I am so glad the city is kind enough to videotape and publish the city council meetings so I can sit in the comfort of my own home to wade through the thicket of self-congratulatory muck. Besides, since the departure of Boss Tweed Amante and Deborah Gavello, the meetings have been decidedly dull. Nonetheless, as we recover from our accident, I felt obliged to report on Tuesday night’s meeting.
First things first. The meeting was attended by our newly crowned Miss Tustin, Shea Marie Frates, and part of her court. Mayor Al Murray presented them with a congratulatory certificate and the few in attendance gave them a round of applause. Good Luck, ladies, you may need it. Now, I admit, even the thought of Miss Tustin receiving a certificate would not get me to come to the meeting in person. But, then, neither would the rest of the meeting which was pretty run-of-the-mill.
I was glad to see Item #6, Approval of Agreement with Municipal Auditing Services, pulled. The main question I had which, apparently did not bother anyone on the council, was why this contract, potentially worth hundreds of thousands of dollars, was not put out to bid. It seems the firm was found the usual way by a bunch of finance people discussing it at a finance officer association meeting (I can see that conversation). The contract, which is open-ended and has no renewal date, calls for MAS to get a 40% cut of profits from scofflaw business owners who do not pay their license fees on time. Claiming this was a standard fee, supposedly justifies not going out to bid.
And your city council does not seem to care about the potential for abuse of our business community by a bunch of cut-throat collection agents. Doing a bit of due diligence, it was not hard to come up with those who are not so satisfied with MAS’ collection techniques. Even Councilmember Gomez, who pulled the item for discussion, wasn’t concerned about abuse and, instead, asked simply about how far back a business would be penalized for not obtaining a license (5 years plus 3 years penalties, in case you are wondering).
None of the other Consent Calendar items I suggested to be pulled for discussion were but Councilmember John Nielsen asked that Item 8, concerning a resolution to accept dedication of property in Tustin Legacy for streets, be discussed. Could it be he is planning or has already purchased his new home? We heard that, sometime after the election, he finally stopped cohabitating with his estranged wife and was living down by the Legacy. In any case, Nielsen asked the item to be pulled due to a potential conflict. That at least adds credibility to his residency here in the city, something that more than a few of my readers have questioned.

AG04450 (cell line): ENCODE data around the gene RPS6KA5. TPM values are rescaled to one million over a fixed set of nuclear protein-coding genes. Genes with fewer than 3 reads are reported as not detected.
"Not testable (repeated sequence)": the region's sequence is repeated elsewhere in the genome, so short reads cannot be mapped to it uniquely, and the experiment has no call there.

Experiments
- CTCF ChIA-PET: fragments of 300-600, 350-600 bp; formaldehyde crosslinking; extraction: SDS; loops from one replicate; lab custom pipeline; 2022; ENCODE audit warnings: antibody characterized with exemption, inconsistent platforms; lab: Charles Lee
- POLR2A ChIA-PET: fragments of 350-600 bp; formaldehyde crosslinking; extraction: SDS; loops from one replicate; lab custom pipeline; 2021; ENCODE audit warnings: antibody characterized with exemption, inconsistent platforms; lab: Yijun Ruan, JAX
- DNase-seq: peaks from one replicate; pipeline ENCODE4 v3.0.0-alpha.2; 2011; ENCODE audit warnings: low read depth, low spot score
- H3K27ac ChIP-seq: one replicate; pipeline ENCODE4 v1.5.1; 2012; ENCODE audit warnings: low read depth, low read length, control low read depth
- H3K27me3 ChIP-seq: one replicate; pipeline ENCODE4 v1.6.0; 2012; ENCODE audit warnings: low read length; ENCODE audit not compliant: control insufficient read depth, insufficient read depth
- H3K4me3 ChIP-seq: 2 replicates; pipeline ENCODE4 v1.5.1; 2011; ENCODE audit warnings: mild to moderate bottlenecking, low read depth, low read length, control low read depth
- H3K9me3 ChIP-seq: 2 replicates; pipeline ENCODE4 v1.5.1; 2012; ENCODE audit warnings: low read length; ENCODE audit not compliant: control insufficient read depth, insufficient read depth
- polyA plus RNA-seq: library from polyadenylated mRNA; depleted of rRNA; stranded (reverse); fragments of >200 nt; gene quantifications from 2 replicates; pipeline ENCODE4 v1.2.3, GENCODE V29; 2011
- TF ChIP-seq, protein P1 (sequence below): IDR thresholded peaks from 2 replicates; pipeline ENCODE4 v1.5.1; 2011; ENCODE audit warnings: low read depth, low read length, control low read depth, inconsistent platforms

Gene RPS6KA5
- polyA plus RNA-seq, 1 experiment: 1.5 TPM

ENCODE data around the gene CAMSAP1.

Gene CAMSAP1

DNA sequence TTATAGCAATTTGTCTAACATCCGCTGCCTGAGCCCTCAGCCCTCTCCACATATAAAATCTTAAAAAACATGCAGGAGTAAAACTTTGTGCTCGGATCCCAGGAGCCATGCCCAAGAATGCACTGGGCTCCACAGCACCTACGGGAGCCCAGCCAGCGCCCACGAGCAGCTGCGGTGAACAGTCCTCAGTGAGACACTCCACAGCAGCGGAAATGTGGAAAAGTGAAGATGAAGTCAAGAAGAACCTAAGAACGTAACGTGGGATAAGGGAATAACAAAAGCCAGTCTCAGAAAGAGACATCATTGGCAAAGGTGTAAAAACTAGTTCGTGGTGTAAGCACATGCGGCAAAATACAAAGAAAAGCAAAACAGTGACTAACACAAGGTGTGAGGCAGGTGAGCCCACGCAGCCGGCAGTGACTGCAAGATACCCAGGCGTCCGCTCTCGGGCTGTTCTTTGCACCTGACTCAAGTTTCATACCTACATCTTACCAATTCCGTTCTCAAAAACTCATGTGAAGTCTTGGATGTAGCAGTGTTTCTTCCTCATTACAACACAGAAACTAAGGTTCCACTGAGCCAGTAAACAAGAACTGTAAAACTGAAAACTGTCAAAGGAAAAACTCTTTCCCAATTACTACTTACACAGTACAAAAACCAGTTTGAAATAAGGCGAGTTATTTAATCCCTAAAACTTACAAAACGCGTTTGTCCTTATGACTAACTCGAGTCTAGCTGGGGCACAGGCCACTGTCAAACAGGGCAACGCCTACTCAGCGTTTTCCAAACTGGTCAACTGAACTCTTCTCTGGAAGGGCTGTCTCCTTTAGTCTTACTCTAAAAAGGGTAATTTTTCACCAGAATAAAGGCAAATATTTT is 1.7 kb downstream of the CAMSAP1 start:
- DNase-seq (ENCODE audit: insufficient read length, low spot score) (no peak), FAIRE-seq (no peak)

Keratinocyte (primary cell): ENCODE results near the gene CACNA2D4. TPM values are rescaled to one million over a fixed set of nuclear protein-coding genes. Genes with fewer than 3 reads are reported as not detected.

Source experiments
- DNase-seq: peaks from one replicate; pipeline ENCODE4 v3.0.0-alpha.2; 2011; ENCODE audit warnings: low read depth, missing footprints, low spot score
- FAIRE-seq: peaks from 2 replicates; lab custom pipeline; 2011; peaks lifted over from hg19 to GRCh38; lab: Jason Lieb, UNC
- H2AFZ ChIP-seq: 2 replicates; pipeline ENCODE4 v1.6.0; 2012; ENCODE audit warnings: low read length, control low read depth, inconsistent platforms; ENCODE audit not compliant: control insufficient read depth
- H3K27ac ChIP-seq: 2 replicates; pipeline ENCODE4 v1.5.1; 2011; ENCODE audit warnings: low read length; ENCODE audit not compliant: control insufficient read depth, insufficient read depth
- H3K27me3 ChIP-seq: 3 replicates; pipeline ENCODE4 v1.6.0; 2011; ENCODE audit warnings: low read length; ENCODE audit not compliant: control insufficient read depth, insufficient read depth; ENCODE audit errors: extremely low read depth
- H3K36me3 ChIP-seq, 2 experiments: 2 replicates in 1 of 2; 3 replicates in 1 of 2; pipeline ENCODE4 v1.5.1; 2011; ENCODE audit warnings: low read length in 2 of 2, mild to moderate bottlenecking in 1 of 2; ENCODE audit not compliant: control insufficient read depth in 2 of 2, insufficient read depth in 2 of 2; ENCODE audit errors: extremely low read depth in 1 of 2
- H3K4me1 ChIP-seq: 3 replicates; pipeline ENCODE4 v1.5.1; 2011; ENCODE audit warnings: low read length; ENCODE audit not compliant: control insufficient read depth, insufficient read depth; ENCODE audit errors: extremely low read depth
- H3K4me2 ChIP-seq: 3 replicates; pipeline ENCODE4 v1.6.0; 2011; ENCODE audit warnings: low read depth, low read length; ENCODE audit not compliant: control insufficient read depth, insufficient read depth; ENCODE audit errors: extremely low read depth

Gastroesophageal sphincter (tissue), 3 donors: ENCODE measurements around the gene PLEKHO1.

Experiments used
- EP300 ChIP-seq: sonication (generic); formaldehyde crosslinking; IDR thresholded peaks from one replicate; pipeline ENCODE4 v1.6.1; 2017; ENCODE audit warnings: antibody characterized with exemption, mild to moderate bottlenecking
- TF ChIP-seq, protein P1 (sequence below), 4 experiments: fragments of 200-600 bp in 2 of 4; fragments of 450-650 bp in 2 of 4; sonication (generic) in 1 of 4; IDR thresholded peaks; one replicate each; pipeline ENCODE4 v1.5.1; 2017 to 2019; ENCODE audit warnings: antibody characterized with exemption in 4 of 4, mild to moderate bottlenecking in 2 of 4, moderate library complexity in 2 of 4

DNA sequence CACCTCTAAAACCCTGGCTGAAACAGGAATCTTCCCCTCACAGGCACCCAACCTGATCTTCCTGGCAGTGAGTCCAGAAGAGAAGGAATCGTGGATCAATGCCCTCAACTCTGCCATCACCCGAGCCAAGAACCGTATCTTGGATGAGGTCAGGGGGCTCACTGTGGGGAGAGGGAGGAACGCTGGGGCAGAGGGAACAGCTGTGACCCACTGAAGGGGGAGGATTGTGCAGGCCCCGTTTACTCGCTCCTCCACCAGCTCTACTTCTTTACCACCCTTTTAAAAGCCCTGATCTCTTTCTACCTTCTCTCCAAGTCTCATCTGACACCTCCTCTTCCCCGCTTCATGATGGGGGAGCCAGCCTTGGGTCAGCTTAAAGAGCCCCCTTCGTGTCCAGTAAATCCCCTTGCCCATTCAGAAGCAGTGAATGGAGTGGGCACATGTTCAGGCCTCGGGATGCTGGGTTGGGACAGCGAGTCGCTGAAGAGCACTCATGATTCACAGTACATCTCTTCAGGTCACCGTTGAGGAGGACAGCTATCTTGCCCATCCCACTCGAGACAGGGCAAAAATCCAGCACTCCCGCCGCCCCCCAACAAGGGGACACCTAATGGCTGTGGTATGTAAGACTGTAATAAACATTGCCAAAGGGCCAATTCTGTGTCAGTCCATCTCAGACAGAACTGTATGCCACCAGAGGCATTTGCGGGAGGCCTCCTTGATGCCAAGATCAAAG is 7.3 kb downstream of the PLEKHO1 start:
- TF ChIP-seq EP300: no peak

The 5 Year Strategic Plan was next up for discussion. The city contracted with Management Partners last year to develop a 5 year strategic plan that would guide the city in all aspects of governemt. I don’t recall the cost for this report but the result was, decidedly, non-specific to Tustin. The plan is a generic document that, save for inserting the name Tustin in appropriate places, could have been purchased or plagiarized from multiple sources on the net. The glad handing and pats on the back from the councilmembers was pretty interesting to watch. Councilmember Beckie Gomez was the only one to give credit where it was due: with the executives and staff that actually helped put the report together.
Now, regardless of the resulting report, I will give then Mayor John Nielsen credit for coming up with a laudible idea for a strategic plan. Although not a new one, it was refreshing for the city of Tustin, which has been wracked by bureaucrats intent on imposing their idea of what the city should be on Tustin residents, to now add what amounts to driving instructions to the mix. Although the plan is generic in structure, it is a start. My main concern, that Mayor Al Murray brought up in his remarks, is how the city will now define the term “transparency”. To date, the city believes all they have to do to remain transparent is post a page of financial information on their website. Will they now take the word to heart or will they continue to conduct business behind the smoke and mirrors effects that have become the hallmark of city government? Time will tell whether they actually use this document as a benchmark or toss it in the trashcan when it become too difficult to follow.
An interesting presentation was made by City Attorney David Kendig during discussion of Item 12, Removal of Commissioners from Office Upon Running for City Council. It seems, we are the only ones who require the resignation of a commissioner who files papers for city council office. Kendig pointed out that, although there has been a rule regarding this and commissioner term limits since 1972, the latest rule has only been in effect since 2007.
Although Kendig outlined a variety of actions the city council could take on the matter, including one we favor that would allow a commissioner to continue serving until and if he or she is elected to the city council, his report focused on a staff recommendation that would make no changes to the current policy but provide a specific method and timeline for selecting a replacement. After a twenty minute discussion which included Councilmember Gomez complaining that the policy addresses only the Planning Commission and not other city commissions, and John Nielsen not seeing the point of removing commissioners at all, the Podiatrist Councilman was called upon to comment and utterly failed to comprehend the issue.